Still a rough road for DPW chiefs
More than a year ago, this space spotlighted a public-service position that was growing less popular by the day. As evidenced in our region’s two major population centers of Dunkirk and Fredonia in the last year, it may have hit rock bottom.
On Monday night, Dunkirk Mayor Willie Rosas announced that current Department of Public Works supervisor Bob Bankoski was resigning. We have no gripes with the job he did — and the amount of hours he dedicated to the position.
What is surprising, however, is the short length of his tenure.
Bankoski was appointed to the position in the middle of last September. It was a part-time appointment that was supposed to equal 30 hours per week. Any person who works for a street department will tell you that is wishful thinking.
“By no means was it an easy job. When (the mayor) asked me about doing it and we agreed upon a certain amount of hours a week, that never was a reality,” Bankoski said. “I’ve worked 40 hours a week every week if not more. … I have a couple small businesses that I operate and I’m just getting pulled in too many directions, so I agreed something had to give.”
Dunkirk, like Fredonia, are both looking for DPW chiefs. Fredonia has been without one since the retirement of Jack Boland. But, as noted in a previous article, the village had to bring Boland back in the spring to do some minor work.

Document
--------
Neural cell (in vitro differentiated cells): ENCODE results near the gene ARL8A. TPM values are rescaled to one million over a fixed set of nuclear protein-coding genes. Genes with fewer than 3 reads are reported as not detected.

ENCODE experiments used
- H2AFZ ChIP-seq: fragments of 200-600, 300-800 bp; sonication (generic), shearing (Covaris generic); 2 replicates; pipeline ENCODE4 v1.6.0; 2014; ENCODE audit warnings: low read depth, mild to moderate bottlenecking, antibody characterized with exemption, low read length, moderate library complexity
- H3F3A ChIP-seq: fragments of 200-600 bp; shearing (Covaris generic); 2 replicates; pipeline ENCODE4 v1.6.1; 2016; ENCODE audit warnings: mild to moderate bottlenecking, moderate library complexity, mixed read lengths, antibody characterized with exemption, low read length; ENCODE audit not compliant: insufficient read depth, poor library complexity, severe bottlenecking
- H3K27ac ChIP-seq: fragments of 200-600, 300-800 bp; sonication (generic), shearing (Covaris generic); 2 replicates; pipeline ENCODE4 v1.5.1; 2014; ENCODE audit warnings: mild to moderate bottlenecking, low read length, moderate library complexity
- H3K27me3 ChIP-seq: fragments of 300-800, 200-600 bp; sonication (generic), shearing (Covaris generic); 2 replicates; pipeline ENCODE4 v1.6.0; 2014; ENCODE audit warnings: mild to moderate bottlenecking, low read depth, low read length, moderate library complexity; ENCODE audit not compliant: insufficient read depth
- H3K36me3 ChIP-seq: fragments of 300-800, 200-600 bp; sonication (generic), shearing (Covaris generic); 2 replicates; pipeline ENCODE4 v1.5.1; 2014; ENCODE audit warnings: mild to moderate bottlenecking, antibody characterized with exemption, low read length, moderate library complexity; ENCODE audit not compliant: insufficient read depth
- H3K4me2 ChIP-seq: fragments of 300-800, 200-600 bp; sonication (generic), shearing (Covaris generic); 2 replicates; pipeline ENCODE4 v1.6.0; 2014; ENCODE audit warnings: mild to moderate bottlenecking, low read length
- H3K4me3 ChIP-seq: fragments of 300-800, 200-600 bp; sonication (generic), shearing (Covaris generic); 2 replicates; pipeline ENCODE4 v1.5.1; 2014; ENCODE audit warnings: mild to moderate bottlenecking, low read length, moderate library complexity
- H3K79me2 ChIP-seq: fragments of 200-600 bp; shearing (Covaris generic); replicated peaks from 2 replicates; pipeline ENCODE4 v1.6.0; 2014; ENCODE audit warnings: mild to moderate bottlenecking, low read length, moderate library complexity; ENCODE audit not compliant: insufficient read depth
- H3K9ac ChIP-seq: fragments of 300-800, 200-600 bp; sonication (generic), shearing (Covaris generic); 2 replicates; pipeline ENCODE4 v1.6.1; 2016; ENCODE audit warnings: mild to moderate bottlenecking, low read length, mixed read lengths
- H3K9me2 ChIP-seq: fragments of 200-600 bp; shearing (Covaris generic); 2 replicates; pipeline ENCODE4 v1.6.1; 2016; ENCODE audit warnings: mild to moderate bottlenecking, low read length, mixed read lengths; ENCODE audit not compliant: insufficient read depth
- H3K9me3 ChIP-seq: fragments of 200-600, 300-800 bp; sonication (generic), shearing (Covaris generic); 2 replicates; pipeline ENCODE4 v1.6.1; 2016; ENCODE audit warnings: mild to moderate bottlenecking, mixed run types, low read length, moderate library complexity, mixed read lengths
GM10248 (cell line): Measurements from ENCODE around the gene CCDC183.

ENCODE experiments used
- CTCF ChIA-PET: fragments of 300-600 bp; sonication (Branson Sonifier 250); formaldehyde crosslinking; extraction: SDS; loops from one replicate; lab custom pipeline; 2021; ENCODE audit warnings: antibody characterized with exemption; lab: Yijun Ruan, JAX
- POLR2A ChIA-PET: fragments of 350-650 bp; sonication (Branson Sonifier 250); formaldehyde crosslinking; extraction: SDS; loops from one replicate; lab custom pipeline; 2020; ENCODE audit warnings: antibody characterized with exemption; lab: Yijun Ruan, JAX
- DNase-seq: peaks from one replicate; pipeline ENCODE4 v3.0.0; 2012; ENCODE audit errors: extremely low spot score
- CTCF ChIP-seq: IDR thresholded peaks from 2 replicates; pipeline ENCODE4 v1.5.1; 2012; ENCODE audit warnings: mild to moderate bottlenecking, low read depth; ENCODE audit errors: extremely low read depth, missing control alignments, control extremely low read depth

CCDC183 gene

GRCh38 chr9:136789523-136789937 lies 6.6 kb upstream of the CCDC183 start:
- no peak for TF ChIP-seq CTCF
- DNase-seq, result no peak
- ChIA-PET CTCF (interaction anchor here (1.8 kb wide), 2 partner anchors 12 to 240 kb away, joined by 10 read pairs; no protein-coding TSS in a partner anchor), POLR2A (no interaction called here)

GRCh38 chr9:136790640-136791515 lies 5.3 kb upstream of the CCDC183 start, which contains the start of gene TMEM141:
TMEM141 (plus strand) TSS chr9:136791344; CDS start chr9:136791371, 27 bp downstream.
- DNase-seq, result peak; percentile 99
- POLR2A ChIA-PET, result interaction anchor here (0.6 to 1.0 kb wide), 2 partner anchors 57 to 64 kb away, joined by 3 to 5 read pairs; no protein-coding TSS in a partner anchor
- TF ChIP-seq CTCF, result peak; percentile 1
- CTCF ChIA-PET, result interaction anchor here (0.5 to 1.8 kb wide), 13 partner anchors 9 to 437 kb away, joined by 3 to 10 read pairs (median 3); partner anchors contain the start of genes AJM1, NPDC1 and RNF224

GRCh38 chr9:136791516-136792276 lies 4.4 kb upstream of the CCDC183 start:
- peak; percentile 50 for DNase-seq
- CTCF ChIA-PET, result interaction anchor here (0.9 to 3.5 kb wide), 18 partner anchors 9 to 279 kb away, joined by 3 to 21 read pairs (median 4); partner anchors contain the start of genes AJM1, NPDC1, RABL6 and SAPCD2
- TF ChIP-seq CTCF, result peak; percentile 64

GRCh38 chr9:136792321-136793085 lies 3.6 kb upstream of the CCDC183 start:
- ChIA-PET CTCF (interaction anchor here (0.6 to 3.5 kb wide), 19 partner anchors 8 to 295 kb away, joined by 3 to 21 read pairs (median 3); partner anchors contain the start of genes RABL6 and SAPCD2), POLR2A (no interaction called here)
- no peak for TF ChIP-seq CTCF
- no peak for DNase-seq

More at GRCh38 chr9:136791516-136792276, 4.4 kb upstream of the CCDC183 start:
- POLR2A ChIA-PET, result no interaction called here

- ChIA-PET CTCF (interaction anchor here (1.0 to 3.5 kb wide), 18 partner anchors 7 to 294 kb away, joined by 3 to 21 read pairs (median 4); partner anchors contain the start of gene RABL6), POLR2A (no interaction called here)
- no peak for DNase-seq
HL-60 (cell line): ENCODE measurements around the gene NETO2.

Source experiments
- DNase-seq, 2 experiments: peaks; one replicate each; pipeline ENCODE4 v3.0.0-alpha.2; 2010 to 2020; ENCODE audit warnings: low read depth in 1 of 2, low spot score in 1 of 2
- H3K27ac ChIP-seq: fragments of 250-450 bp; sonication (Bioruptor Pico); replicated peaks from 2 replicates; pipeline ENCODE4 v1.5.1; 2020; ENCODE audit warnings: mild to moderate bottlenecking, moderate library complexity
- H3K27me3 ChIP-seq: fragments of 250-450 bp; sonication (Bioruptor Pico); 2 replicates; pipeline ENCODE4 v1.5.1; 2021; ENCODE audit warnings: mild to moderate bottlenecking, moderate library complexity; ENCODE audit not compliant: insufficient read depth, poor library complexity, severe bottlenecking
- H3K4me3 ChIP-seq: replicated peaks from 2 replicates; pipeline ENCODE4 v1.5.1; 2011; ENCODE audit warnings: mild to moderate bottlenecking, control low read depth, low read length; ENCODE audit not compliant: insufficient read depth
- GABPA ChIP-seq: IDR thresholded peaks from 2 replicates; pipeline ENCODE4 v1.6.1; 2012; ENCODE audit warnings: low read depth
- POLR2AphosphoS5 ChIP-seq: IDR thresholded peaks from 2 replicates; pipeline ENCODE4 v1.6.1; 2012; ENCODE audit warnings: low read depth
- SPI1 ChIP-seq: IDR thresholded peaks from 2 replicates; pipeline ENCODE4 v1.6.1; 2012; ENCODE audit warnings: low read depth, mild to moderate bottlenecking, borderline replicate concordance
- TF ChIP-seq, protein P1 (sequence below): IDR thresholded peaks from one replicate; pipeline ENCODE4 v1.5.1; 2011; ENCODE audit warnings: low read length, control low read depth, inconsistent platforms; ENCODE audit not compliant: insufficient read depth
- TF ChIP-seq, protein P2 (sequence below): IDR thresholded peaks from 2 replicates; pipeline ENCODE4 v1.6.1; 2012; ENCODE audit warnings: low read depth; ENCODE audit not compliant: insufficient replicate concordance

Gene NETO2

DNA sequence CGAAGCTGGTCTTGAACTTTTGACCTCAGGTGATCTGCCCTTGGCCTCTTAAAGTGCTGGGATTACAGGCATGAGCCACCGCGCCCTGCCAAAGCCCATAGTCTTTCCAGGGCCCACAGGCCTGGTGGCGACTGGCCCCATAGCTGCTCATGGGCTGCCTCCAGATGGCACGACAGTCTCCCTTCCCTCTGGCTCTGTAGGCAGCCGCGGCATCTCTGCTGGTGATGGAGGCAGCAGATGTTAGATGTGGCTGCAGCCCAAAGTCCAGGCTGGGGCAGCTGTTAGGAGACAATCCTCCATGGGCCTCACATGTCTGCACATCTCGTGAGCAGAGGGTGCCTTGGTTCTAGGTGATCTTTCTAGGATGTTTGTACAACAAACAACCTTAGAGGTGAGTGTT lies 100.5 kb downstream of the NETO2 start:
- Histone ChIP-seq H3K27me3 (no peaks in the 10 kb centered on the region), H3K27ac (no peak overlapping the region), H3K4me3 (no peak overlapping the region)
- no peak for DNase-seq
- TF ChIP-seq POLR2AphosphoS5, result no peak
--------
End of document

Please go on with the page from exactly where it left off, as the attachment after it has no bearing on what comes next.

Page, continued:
Of course, he — like every other public servant — jumps at that chance. It’s called double dipping. He gets paid hourly while collecting a more than $40,000 annual pension from the state.
To be fair, it happens with all public-sector employees — in the schools, state and municipalities.
But back to our point on the DPW supervisors. Dunkirk is now looking for its third since Rosas took over the position of mayor. His first choice, Greg Bennice, lasted about the same amount of time as Bankoski.
Bennice’s predecessor of 12 years in Tony Gugino understood the frustrations of the job and spoke about them more than a year ago. Declining work forces, old equipment and infrastructure add to the position’s challenges.
“There’s a lot of pressure,” Gugino said last June. “I’m a pretty ambitious guy, but due to financial constraints, public works departments across the county and nation are constantly losing manpower.”
Sharing services has been a buzzword of sorts locally in the last six months, thanks to Chautauqua County’s efforts in a statewide efficiency contest as a finalist with five other governments. Last month, Executive Vince Horrigan, Legislator George Borrello and Dan Heitzenrater from Horrigan’s office made a pitch to a state committee on the regional efforts being made in this county. It was an impressive list of 14 projects aiming at the $20 million state prize for efficiency.
Missing from the list, however, is any effort of consolidating public works departments and highway departments.
Maybe that’s the next step Horrigan can take. Gov. Andrew Cuomo gave county executives the ability to put forth initiatives that will force sharing by public vote in November. Department of Public Works crews from area villages, cities and towns would be stronger as one, not continuing to be divided.
Just take a ride on roads maintained by your municipality. Through no fault of their own, patching potholes and making minor repairs are the best they can do as resources — in terms of money, manpower and leadership — continue to dwindle along with our region’s population.
Now is the time.
John D’Agostino is the OBSERVER publisher. Send comments to firstname.lastname@example.org or call 366-3000, ext. 401.